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Allergies and asthma: They often occur together

You may wonder what allergies and asthma have in common besides making you miserable. A lot, as it turns out. Allergies and asthma often occur together.

The same substances that trigger your hay fever symptoms, such as pollen, dust mites and pet dander, may also cause asthma signs and symptoms. In some people, skin or food allergies can cause asthma symptoms. This is called allergic asthma or allergy-induced asthma.

James T C Li, M.D., Ph.D., a Mayo Clinic allergy specialist, answers questions about the link between allergies and asthma.

How does an allergic reaction cause asthma symptoms?

An allergic response occurs when immune system proteins (antibodies) mistakenly identify a harmless substance, such as tree pollen, as an invader. In an attempt to protect your body from the substance, antibodies bind to the allergen.

The chemicals released by your immune system lead to allergy signs and symptoms, such as nasal congestion, runny nose, itchy eyes or skin reactions. For some people, this same reaction also affects the lungs and airways, leading to asthma symptoms.

Are allergies and asthma treated differently?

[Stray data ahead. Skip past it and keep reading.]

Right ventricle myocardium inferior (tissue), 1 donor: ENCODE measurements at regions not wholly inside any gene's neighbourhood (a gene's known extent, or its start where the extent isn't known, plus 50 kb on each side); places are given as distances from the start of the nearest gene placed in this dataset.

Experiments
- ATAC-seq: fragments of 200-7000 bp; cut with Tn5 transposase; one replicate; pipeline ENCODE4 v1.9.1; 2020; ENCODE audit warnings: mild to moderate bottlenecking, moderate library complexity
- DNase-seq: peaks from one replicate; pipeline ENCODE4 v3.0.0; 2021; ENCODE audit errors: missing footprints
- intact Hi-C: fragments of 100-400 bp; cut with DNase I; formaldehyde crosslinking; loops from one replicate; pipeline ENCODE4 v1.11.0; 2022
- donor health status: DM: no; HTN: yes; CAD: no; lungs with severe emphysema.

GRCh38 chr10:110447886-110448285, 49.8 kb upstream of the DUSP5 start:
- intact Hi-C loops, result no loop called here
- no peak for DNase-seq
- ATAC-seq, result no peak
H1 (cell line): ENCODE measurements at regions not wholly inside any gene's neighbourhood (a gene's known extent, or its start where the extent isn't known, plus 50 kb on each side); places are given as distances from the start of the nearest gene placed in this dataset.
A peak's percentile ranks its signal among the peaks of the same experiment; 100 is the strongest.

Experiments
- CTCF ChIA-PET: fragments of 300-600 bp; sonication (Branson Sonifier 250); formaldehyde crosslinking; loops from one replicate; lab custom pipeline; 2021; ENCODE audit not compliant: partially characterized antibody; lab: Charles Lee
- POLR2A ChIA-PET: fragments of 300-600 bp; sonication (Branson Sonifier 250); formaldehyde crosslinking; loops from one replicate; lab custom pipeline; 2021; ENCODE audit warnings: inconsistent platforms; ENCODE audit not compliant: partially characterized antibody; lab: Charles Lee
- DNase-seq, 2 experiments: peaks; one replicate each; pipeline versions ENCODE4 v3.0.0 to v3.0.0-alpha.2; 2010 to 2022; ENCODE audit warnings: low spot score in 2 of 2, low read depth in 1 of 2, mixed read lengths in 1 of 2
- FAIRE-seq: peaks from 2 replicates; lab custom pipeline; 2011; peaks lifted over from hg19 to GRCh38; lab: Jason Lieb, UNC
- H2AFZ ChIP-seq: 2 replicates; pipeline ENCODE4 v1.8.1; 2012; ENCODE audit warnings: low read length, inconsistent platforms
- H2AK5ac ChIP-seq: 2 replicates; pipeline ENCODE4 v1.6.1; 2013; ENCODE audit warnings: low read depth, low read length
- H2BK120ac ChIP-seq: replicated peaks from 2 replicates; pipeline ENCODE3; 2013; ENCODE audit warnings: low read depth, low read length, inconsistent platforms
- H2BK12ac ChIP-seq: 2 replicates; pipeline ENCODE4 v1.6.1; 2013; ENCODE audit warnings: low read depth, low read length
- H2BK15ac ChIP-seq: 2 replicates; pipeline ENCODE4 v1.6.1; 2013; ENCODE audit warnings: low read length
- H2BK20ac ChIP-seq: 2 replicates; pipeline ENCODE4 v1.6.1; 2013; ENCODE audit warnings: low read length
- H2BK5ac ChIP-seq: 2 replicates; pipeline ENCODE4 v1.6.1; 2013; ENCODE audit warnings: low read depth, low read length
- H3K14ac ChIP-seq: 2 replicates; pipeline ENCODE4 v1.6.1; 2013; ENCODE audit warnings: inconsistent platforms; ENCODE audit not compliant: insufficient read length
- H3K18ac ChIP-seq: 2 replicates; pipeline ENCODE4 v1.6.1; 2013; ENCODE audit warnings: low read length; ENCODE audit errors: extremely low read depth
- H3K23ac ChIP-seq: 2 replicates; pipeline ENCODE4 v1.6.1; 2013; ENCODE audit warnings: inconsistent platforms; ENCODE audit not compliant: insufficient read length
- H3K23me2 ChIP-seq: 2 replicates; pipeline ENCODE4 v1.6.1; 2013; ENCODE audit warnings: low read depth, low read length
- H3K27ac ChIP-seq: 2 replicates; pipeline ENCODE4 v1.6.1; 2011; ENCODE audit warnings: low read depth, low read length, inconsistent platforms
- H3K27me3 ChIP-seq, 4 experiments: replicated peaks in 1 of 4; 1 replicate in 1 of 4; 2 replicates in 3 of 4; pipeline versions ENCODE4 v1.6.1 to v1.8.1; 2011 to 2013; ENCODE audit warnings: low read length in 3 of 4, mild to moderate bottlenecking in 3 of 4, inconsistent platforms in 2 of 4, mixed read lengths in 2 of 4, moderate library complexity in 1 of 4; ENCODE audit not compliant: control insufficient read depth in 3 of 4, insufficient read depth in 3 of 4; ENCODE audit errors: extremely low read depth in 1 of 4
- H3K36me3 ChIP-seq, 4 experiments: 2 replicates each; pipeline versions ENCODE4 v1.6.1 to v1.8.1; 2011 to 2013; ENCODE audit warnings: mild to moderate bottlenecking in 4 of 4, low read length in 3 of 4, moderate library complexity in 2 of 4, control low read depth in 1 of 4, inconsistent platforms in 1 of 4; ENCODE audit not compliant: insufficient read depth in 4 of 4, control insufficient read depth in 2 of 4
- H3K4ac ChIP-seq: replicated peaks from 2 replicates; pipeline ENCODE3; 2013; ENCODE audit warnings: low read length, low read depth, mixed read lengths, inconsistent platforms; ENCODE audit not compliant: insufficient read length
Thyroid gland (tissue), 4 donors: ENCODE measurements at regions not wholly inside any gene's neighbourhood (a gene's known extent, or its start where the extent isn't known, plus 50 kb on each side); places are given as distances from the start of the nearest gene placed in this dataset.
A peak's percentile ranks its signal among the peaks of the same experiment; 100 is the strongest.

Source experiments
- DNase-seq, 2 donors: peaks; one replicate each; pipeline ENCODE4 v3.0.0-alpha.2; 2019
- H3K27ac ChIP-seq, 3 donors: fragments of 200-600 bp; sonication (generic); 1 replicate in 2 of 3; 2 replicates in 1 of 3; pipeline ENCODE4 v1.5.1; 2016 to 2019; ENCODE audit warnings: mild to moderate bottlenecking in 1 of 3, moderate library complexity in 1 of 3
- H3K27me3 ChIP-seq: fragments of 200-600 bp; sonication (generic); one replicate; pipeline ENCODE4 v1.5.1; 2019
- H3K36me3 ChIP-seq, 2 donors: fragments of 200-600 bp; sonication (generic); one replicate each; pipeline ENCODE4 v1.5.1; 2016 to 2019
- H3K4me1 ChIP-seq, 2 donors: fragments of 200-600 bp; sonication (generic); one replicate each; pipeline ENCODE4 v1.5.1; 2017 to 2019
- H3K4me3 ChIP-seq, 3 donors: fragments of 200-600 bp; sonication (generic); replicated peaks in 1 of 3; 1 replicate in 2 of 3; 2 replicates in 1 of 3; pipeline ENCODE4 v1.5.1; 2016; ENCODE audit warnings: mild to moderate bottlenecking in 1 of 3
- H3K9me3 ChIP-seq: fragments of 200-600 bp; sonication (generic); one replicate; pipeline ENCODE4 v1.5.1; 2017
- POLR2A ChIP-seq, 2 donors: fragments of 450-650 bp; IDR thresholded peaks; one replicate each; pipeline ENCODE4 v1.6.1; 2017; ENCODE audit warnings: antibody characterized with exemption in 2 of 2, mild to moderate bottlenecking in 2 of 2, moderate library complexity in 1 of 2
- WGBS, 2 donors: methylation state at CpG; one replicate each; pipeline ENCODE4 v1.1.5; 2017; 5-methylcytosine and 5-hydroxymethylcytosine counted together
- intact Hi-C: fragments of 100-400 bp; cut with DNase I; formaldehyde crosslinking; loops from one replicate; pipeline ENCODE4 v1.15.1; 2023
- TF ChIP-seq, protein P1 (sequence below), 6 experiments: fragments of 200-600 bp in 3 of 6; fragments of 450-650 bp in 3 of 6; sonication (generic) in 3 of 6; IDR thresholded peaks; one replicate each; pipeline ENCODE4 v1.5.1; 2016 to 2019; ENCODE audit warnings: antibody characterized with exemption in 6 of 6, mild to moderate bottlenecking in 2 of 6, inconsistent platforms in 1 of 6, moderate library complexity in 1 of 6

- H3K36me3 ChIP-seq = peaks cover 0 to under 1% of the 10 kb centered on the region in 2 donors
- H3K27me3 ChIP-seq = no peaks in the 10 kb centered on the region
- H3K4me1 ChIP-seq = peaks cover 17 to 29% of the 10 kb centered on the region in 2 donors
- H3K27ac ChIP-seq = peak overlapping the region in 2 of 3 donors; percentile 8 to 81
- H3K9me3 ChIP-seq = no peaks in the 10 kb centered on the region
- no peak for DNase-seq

Most treatments are designed to treat either asthma or allergies. But a few treatments help with both conditions. Some examples:

You may need other medications to treat allergies or asthma, especially if your symptoms become severe at times. However, recognizing and avoiding the substances that trigger your symptoms is the most important step you can take.

Who's at risk of allergic asthma?

A family history of allergies is a major risk factor for allergic asthma. Having hay fever or other allergies yourself also increases your risk of getting asthma.

Is all asthma caused by allergies?

Though allergic asthma is very common, there are other types of asthma with different kinds of triggers. For some people, asthma can be triggered by exercise, infections, cold air, gastroesophageal reflux disease or stress. Many people have more than one kind of asthma trigger.

Take charge: Get symptoms under control

Know the things that trigger your allergy and asthma symptoms and learn how to limit your exposure to them. Work with your doctor to find the best treatment to manage your symptoms, and check in with your doctor on a regular basis.

Because allergy and asthma symptoms can change over time, you may need to adjust your treatment accordingly. Learn the signs that your asthma may be flaring up — and know what to do when it does.

 

By Mayo Clinic Staff

https://www.mayoclinic.org/diseases-conditions/asthma/in-depth/allergies-and-asthma/art-20047458

https://shop.stockphotosecrets.com/imagedetails/52681789/ISS_5130_00304-Isignstock-Contributors-stethoscope-and-pills.html

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